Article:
“In some ways it feels inevitable that bricks and mortar retail will continue to face an uphill battle in 2019, as online shopping becomes ever-more the norm. Faster, cheaper delivery and easier returns have enabled a generation of shoppers to stay away from physical retail entirely!

Yet… I can’t help but feel that a turning point is coming. Through the last few months of 2018 I’ve been hearing the same cry for help from almost all my retail clients… “What can we do to decrease our reliance on PPC!?”. Pay-per-click, it seems, has become the very expensive ‘bricks and mortar’ of the online world, and dare I say, it always was!

My advice to both online and offline retailers is to try to understand the true incremental impact from PPC, and even more importantly, the impact of brand advertising on your business. This is vital whether you’re running a TV campaign, a website launch or improvement or a one of a kind experience, because by understanding how to successfully build a brand that truly stands out from the crowd is the only way any retailer can actually distinguish themselves from the pack and beat the legacy of bricks and mortar or threat of PPC.”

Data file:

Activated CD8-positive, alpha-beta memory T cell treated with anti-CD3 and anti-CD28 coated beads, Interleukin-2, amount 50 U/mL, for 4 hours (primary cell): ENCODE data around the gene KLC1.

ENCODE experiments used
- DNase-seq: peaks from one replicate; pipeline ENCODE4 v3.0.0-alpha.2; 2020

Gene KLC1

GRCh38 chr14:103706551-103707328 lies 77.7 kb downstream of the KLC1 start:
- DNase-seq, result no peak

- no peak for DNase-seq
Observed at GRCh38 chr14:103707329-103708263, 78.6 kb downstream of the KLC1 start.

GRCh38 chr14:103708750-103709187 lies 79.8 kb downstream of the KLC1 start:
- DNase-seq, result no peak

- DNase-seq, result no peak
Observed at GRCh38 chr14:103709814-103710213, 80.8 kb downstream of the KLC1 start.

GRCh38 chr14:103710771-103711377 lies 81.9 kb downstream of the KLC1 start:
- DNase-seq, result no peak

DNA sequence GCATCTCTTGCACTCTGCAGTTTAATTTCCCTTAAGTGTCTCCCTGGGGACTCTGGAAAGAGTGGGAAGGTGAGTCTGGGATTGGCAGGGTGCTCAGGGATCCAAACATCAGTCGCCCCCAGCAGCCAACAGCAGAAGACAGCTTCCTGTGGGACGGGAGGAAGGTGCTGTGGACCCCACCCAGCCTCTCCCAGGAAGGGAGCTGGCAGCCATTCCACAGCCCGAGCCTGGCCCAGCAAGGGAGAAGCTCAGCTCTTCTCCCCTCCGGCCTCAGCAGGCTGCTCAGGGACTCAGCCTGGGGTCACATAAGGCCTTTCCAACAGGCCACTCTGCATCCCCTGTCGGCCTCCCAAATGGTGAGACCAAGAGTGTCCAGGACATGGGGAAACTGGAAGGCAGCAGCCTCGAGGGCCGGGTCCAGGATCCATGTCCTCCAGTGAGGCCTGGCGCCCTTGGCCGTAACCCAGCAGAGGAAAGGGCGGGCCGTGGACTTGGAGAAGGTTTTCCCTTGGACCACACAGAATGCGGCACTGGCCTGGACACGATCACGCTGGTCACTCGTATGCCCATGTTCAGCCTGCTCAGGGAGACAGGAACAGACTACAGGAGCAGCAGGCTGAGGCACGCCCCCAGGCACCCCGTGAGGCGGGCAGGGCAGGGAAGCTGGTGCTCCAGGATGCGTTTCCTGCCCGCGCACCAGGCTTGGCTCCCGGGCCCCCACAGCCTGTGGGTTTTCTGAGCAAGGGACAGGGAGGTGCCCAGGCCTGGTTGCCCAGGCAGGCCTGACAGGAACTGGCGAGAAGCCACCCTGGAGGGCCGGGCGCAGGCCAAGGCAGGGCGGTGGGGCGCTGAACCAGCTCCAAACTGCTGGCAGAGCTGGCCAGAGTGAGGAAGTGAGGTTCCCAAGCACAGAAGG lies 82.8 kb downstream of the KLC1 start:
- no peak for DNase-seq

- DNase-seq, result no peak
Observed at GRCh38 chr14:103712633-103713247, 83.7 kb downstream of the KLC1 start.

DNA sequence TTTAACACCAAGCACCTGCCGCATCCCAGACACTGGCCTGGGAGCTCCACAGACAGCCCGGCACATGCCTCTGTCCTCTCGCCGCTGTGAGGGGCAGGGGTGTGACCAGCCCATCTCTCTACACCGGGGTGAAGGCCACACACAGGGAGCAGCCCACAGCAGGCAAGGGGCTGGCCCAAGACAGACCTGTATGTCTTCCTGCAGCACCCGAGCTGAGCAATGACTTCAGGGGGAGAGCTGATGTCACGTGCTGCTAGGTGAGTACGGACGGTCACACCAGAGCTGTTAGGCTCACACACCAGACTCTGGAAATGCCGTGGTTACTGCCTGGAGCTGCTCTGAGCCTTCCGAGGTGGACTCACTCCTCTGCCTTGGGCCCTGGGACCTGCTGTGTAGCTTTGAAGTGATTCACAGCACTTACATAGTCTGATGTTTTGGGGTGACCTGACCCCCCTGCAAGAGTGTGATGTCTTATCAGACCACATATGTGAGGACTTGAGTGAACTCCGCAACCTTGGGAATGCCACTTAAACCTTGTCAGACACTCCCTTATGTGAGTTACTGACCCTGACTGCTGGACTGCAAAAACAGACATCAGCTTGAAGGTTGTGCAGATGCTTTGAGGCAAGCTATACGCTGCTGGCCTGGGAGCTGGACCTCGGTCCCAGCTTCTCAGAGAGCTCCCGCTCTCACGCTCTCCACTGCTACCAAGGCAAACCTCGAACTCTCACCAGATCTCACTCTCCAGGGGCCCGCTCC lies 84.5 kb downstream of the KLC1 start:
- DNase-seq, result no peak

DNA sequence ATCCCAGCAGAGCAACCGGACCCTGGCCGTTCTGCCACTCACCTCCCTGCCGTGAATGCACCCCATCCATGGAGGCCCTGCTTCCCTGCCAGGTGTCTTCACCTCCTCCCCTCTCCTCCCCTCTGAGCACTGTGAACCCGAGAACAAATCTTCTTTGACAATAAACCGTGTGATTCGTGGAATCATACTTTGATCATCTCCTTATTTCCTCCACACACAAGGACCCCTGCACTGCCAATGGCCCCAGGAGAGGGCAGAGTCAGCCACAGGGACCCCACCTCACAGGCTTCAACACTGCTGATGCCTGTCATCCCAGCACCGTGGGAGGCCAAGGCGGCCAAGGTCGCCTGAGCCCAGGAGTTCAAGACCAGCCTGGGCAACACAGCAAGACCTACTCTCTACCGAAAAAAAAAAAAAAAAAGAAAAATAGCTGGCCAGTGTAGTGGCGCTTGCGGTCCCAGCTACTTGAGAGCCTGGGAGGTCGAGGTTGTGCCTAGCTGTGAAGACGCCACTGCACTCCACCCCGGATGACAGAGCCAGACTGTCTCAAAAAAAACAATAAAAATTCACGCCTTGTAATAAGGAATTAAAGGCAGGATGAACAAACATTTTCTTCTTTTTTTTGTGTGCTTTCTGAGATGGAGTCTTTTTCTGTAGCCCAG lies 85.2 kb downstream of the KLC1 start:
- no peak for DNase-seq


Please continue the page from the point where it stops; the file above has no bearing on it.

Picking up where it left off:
Ruan van der Venter is a Director at Brightblue Consulting, a consultancy that works closely with retail clients to improve their marketing effectiveness. 



Retailers embrace the possibilities new technologies bring

“Ecommerce sales are growing at twice the pace of those generated in stores. This is an indicator of the accelerating pace of consumer adoption and demonstrates just how important a differentiator tech-enabled speed, convenience, choice and transparency has become during the average shopping journey.

These are therefore the main customer-facing capabilities that retailers should look to harness from their short-to-midterm tech strategies through 2019. The main technology-based drivers of change they should exploit are: ubiquitous connectivity, pervasive interfaces and autonomous computing.